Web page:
Mistral is a cold and dry wind, gusty and very violent (says the dictionary of the RAE); but it is also the name chosen by the Siemens Gamesa management team for the company’s restructuring plan that was launched with the incorporation of Jochen Eickholt last year to straighten out the income statement. The reasons he would have for choosing that name and not another like breeze or aura of softer references. The fact is that now it is about to be clarified if it materializes with the takeover bid that Siemens Energy has prepared for the 33% of the capital that it does not own of the Spanish firm with the subsequent objective of removing it from the Stock Market.
Surely, the unknown will be resolved next Tuesday during the Capital Market Day celebrated by the German group. Everything indicates that the offer will be confirmed and that the Spanish wind turbine manufacturer, which has lived through very convulsive stages since its creation, will begin a new one with its exit from the market. The price that Siemens Energy will offer to reach 100% remains to be known, a point that is open to controversy because it paid 22 euros per share when it bought Gamesa in 2018 and disbursed 20 euros in the acquisition of 8% that Iberdrola had in February 2020 after many controversies with the electricity company chaired by Ignacio Sánchez Galán precisely because of the price setting.
Now the share was somewhat above 14 euros when the news broke (it rebounded 12.6% to almost 16 euros) and the market speculates that the offer is between 17 and 18 euros, far from what it paid to Iberdrola in an operation in which the National Securities Market Commission (CNMV) did not force a takeover bid to be launched for understandable reasons: it was a growing industrial project and it already had the majority of the capital. Now, Siemens will be able to launch the bid at a price that it considers fair for the capital that it does not yet control. However, Iberdrola’s shadow is long and the stock market supervisor will have to consider all the details in detail before approving a price for the exclusion bid that does not discriminate against the current minority shareholders.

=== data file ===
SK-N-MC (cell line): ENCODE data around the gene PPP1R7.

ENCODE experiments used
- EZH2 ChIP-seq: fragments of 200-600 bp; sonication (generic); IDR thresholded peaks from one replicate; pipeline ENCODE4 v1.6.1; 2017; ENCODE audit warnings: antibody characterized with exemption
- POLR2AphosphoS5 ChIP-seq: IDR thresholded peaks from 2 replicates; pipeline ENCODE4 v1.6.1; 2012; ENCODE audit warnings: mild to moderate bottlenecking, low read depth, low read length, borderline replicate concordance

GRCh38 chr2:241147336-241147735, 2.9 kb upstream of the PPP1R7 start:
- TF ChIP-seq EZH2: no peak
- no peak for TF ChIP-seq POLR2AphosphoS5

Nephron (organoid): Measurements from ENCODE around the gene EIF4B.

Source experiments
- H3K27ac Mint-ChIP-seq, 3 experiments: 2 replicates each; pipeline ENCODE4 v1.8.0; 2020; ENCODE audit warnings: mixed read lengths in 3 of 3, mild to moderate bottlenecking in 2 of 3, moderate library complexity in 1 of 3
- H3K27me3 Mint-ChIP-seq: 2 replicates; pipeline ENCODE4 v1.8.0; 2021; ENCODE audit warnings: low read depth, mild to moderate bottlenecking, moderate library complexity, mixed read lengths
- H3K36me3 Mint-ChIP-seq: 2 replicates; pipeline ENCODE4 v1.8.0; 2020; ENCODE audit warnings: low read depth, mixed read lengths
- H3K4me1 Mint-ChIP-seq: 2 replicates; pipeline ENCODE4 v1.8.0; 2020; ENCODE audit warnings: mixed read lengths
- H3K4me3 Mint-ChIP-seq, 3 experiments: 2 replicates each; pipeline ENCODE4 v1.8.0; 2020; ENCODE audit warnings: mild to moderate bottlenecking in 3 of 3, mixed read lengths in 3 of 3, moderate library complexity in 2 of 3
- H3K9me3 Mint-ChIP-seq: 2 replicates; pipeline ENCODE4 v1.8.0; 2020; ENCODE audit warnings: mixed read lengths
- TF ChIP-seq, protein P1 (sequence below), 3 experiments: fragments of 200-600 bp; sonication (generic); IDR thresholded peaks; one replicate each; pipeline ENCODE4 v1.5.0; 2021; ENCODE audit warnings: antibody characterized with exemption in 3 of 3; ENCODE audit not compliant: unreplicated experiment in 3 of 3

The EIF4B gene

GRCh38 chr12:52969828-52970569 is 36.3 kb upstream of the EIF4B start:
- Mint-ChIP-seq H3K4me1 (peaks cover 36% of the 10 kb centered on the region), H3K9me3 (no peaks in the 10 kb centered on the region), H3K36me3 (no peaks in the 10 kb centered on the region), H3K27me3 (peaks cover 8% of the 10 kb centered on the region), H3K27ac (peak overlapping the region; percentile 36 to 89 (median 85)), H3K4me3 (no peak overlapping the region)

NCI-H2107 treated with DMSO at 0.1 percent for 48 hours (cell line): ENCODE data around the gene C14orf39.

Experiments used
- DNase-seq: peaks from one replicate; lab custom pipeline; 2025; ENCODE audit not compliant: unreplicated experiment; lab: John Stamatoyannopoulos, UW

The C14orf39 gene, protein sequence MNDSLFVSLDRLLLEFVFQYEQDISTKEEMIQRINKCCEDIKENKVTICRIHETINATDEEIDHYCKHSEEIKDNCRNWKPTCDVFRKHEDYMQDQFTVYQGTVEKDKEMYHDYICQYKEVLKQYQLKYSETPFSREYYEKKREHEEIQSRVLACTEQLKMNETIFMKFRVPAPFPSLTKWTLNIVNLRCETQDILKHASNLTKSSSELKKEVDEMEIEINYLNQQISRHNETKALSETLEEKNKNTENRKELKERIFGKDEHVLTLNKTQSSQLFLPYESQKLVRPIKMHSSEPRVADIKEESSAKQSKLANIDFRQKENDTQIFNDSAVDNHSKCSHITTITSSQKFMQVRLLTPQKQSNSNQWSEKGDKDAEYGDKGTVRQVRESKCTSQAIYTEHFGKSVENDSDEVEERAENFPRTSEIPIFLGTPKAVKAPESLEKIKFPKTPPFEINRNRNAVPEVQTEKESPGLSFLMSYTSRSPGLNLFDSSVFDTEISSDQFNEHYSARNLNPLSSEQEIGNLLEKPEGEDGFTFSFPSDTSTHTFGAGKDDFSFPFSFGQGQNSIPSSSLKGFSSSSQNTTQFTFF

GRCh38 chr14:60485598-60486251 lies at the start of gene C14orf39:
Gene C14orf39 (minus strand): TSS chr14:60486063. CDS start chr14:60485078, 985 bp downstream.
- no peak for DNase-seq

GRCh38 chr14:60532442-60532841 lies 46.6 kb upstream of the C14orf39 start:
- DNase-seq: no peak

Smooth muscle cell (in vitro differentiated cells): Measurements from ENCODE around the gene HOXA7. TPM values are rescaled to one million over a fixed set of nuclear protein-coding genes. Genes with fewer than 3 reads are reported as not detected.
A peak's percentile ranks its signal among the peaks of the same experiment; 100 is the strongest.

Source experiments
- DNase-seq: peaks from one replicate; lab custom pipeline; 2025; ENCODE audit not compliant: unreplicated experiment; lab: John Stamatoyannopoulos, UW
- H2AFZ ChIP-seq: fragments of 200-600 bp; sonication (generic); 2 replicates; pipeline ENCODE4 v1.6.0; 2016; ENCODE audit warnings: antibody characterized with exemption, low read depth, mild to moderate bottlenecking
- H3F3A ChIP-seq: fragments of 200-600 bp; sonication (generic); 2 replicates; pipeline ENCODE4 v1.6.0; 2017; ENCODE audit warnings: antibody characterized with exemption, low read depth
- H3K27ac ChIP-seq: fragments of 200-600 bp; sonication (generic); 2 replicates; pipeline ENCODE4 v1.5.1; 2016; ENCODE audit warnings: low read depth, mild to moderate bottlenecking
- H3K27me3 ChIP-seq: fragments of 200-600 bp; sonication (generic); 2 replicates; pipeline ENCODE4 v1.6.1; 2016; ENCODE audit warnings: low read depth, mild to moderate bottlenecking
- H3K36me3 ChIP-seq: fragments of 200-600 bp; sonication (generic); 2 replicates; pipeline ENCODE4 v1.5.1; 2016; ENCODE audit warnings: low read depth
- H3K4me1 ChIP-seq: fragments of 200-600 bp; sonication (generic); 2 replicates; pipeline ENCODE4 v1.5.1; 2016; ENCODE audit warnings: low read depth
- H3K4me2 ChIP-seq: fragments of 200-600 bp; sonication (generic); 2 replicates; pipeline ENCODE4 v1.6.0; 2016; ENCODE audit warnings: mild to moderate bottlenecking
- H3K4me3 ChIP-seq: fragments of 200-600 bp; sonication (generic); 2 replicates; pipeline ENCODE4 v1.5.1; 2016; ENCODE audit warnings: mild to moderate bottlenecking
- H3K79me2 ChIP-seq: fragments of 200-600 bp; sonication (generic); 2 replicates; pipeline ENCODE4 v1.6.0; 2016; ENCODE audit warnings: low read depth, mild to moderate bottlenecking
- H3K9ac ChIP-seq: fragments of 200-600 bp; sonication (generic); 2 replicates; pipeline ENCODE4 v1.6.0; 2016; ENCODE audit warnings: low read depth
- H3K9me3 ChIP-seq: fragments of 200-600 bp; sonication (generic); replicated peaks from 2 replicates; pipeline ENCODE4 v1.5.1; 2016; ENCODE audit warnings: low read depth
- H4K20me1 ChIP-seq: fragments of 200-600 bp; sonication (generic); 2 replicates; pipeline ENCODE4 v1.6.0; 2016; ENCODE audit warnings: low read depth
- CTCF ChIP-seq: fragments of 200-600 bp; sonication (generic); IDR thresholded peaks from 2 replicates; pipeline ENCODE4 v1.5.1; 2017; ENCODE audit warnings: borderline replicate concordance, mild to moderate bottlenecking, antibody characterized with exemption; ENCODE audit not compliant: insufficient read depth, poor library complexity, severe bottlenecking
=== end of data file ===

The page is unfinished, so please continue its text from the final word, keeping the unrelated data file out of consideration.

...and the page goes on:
The decision to remove Gamesa from the stock market, in any case, responds to the plans drawn up in Germany, fed up with adding red numbers in the Spanish subsidiary that promised so much and that it is so difficult for them to straighten out. Eickholt is the company’s third CEO since Siemens took the helm in 2018 and integrated the new Siemens Gamesa into Siemens Energy. His evolution has been a bloodletting. Since 2020 it accumulates 2,300 million losses and the first quarter of this year added 780 million. The financial debt exceeds 1,700 million and the order book has gone down. A situation in which pressure grew to launch the takeover bid that is now the focus of general attention and, above all, of minority shareholders, among whom the BlackRock fund controls 3.12%.
The poor results, on the other hand, explain the rumors at the beginning of last year about the takeover bid that was being prepared from the Munich headquarters, when the price was 27 euros. The value had already suffered a significant drop, at the end of 2020 it reached 37 euros, a level from which it cracked brutally to 14 these days. So far in 2022 it had fallen by 33%, which made the rumor get closer to the news. This decline has been influenced by inflation and the narrowing of margins caused by the pandemic and the war in Ukraine.
On the other hand, the crystallization of Gamesa’s takeover bid opens up a scenario of offers in the renewable energy sector. Experts point to the possibility that it is the beginning of concentration movements that will not only affect listed companies as very credible. Siemens Gamesa is one of the most emblematic companies in this sector, in which companies such as Acciona Energía, Solaria, Soltec, Grenergy, Ecoener and Audax are also listed on the stock market, not including traditional companies such as Iberdrola, Endesa, Naturgy among them. , Red Eléctrica and even Repsol and Enagás, increasingly involved in this world of renewables. To them are added others that are not listed, but that may be ready to debut or that, without listing, may also be interesting to invest.
He knows in depth all the sides of the coin.
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